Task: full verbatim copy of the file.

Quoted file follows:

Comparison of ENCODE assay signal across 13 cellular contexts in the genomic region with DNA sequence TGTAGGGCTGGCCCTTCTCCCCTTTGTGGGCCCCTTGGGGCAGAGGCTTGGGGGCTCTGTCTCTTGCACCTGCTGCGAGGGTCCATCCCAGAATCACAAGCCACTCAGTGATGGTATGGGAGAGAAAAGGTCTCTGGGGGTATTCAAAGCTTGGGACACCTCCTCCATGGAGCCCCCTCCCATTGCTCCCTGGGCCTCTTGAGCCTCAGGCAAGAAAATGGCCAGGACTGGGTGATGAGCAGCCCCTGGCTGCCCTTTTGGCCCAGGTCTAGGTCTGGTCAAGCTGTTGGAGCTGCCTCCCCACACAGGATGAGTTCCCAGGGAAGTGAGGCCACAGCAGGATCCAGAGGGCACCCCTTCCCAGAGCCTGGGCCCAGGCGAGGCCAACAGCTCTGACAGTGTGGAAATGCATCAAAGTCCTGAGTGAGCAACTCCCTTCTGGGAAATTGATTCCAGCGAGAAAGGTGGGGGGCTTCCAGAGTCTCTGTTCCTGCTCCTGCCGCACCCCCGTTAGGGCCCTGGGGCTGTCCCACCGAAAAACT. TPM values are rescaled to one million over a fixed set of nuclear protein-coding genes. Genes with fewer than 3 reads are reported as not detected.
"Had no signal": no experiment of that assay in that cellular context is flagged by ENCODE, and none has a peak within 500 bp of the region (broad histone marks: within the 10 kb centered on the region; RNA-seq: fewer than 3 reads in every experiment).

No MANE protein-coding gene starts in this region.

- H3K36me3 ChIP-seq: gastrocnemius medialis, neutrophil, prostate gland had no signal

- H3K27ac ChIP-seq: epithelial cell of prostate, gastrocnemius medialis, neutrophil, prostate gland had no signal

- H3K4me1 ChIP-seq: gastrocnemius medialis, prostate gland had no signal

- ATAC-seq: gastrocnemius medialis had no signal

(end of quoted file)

Comparison of ENCODE assay signal across 13 cellular contexts in the genomic region with DNA sequence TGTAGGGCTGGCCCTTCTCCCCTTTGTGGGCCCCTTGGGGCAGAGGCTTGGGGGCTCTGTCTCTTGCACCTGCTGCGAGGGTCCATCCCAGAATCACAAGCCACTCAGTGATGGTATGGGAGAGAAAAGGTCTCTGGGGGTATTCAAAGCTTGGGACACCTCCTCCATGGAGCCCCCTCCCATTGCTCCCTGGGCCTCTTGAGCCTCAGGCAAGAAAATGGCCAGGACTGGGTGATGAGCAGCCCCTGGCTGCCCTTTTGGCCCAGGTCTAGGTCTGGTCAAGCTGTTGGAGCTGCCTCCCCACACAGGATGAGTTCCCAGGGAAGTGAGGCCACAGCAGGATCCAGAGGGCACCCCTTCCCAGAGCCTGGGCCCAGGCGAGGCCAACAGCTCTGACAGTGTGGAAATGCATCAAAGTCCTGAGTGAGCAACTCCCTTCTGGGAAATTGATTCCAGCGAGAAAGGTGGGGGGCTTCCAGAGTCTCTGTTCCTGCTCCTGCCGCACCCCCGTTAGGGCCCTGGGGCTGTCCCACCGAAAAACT. TPM values are rescaled to one million over a fixed set of nuclear protein-coding genes. Genes with fewer than 3 reads are reported as not detected.
"Had no signal": no experiment of that assay in that cellular context is flagged by ENCODE, and none has a peak within 500 bp of the region (broad histone marks: within the 10 kb centered on the region; RNA-seq: fewer than 3 reads in every experiment).

No MANE protein-coding gene starts in this region.

- H3K36me3 ChIP-seq: gastrocnemius medialis, neutrophil, prostate gland had no signal

- H3K27ac ChIP-seq: epithelial cell of prostate, gastrocnemius medialis, neutrophil, prostate gland had no signal

- H3K4me1 ChIP-seq: gastrocnemius medialis, prostate gland had no signal

- ATAC-seq: gastrocnemius medialis had no signal